So You Won the Lottery - Is the Lump Sum Payment Best?

  • November 8, 2018
  • by Emily
So You Won the Lottery - Is the Lump Sum Payment Best?

Woohoo! We all love thinking about winning the lottery and wonder what we would do with all that money in one place. But lotteries, as well as other prizes, can ruin your life, too. For most of us this is a purely theoretical dilemma, but if you do win the lottery, should you get it all in a lump sum or take an annuity, in which you get a certain amount of money, say $100,000, per year for a set number of years (or for life)? Here are the advantages and disadvantages of each options.

The Lump Sum

Taking a lump sum as one major advantage: You get all the money now and you can invest it. If you die the next day, you can leave it all to you heirs.

In most cases, the annual returns you’ll be able to earn might dwarf the size of the annual annuity payment. For example, if you invest $10 million, at a 4% withdrawal rate you would be able to withdraw $400,000 annually without cutting into your $10 million nest egg. Versus, for example, if you got the same amount of money spread out over 40 years, you’d be getting $250,000 per year—and you wouldn’t have the nest egg.

Using our Income Spending Simulator, assuming the goal is to go broke after 40 years, here is how the net worth plays out with the Lump Sum Option vs the Annuity Option.

From a financial perspective, the biggest downside of taking the lump sum is taxes. If you take the lump sum payout, it will be subject to the highest tax bracket. Lottery winnings are taxed based on the year you receive the money. If you spread that money out over several decades, how much you pay in taxes will depend if taxes go up or down in the future.

But the real biggest downside to the lump sum, which is a hidden risk, has to do with human nature. There are plenty of stories out there of people who win the lottery and then blow through all the money in a few years - and are left with nothing (or worse, poor health, drug addiction and massive debt). That can only happen if you take a lump sum payment. If you get the money spread out over decades, you can’t lose it all in one year… because come January, you’ll get another check.

The Annuity

It’s not quite as exciting as the lump sum, but getting a check every year isn’t a bad thing, either. It can reduce the amount of total taxes you pay, though exactly how much depends on many factors. Depending on your filing status, you might not get into the top tax bracket until you’re earning over $400,000 per year as lottery winnings are taxed like regular income. The lump sum simulation assumes a 50% tax rate on the winnings, but the annuity simulation assumes 35%.  The exact tax ramifications of a lottery win vary dramatically by state, filing status and many other factors.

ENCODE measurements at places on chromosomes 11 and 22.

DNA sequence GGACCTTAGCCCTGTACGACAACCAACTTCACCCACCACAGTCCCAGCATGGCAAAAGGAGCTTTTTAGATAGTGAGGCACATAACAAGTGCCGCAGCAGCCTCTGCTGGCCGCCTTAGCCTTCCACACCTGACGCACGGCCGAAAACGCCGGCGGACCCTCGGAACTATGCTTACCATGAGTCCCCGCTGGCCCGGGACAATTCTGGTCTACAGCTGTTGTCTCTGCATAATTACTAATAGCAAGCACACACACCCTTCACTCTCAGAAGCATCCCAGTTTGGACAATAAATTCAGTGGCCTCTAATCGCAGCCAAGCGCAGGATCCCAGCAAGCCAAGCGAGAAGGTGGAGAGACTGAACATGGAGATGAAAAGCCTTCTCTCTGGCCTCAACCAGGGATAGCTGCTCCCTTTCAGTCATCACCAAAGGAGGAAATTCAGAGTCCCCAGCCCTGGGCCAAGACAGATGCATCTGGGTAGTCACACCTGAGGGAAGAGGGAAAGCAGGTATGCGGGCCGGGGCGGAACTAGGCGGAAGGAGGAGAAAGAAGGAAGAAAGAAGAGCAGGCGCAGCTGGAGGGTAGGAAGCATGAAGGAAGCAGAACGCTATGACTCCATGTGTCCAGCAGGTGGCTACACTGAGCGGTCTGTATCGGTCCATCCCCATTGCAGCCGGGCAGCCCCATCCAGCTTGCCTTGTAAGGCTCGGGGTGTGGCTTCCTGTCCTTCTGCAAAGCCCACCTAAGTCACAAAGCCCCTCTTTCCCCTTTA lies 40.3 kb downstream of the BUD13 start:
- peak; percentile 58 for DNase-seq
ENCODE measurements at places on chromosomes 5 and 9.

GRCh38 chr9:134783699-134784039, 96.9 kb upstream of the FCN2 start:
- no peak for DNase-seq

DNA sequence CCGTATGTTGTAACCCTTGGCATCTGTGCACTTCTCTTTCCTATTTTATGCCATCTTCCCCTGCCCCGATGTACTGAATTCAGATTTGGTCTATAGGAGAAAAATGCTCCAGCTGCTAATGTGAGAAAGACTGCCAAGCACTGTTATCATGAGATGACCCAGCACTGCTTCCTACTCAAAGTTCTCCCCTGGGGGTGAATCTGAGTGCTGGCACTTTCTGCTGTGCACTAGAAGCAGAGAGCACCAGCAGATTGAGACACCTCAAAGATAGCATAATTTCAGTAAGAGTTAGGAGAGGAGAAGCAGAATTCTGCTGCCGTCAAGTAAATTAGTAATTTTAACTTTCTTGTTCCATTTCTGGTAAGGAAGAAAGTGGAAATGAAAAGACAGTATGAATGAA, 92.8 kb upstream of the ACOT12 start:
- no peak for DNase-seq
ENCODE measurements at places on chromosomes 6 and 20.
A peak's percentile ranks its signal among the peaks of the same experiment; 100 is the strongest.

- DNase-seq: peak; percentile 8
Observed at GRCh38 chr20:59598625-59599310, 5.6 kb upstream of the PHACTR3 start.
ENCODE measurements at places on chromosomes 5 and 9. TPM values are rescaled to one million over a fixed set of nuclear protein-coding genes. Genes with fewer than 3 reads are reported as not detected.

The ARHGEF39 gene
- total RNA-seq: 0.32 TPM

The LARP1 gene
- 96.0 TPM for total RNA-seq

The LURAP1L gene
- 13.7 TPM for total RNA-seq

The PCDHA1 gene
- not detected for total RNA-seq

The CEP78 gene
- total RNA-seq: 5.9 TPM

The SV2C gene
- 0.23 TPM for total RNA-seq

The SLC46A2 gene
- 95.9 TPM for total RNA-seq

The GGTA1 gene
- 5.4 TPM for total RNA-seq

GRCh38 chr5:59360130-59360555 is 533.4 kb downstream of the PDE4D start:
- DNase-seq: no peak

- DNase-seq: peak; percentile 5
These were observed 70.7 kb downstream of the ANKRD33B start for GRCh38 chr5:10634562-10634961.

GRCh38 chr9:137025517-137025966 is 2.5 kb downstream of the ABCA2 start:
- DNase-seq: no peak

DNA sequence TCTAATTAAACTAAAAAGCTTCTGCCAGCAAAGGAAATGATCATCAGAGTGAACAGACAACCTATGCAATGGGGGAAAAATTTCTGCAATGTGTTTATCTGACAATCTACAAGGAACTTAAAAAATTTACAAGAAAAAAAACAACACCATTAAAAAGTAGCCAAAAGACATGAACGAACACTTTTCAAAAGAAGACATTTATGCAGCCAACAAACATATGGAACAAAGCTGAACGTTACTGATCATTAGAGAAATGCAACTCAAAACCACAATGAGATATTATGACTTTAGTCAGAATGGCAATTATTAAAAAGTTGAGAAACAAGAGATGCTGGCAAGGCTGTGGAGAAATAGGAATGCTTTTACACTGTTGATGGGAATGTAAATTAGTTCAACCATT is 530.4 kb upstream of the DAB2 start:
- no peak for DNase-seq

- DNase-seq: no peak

The payments option also dramatically decreases your net worth, however, compared to taking the lump sum and investing it. So the money is not working for you behind the scenes with the annuity option like it could be with the lump sum.

In general, money now is worth more than the same amount of money in the future. That’s because having money in hand today is better than the promise of getting it tomorrow, plus it can be invested or used to pay off debt. So when given the choice, it’s always a better idea to take money now instead of later—at least assuming you have the self-control not to blow it in a couple years.

Here is a hypothetical lottery payout breakdown:


Lump Sum

Payments For Life


$10M up front, 50% taxes, $5M net

$250,000 per year over 40 years, at 35% tax rate

Net Worth Short Term



Net Worth Long Term

Higher if managed correctly



All up front

Could go up or down depending on tax law changes and if you move to a different state

Potential to Go Broke

Yes, if the money is managed poorly

No, because every year you get a big check, provided lottery doesn’t cheat you

What You Can Leave to Your Kids

Anything you didn’t spend

Only what you saved from the annuity, unless it has a beneficiary clause

Inflation Risk


Yes, if inflation is high in years after winning the lottery it will dilute the purchasing power of the award.

Spending Maximum to Go Broke in 40 Years

$277,515 / year
(assumes 5% rate of return on investments)

$162,500 / year
($250k - 35% for taxes)

Simulation Links

Lump Sum Simulation

Annuity Simulation


In Summary:

The biggest advantage to getting a yearly payment instead of a lump sum is about human nature, as I discussed above. If you’re the type of person who can quietly invest your lottery winnings instead of blowing through them, you’re better off with the lump sum. If you’re the kind of person who might be tempted to spend it all, the investment and tax rationales don’t really matter—you’ll be better off with an annuity.

In fact, thinking about the difference between lottery lump sums and a yearly payout is a good metaphor for many financial decisions. There is usually one option that is clearly best on paper, but since there are multiple forms of wealth besides money and each has its own importance to us, we need to take the whole picture into account when we make financial decisions.

Whenever you are faced with a choice between a lump sum and an annuity it makes sense to model both scenarios using our Income Spending Simulator.

The post So You Won the Lottery - Is the Lump Sum Payment Best? is part of a series on personal finances and financial literacy published at Wealth Meta. This entry was posted in Financial Literacy
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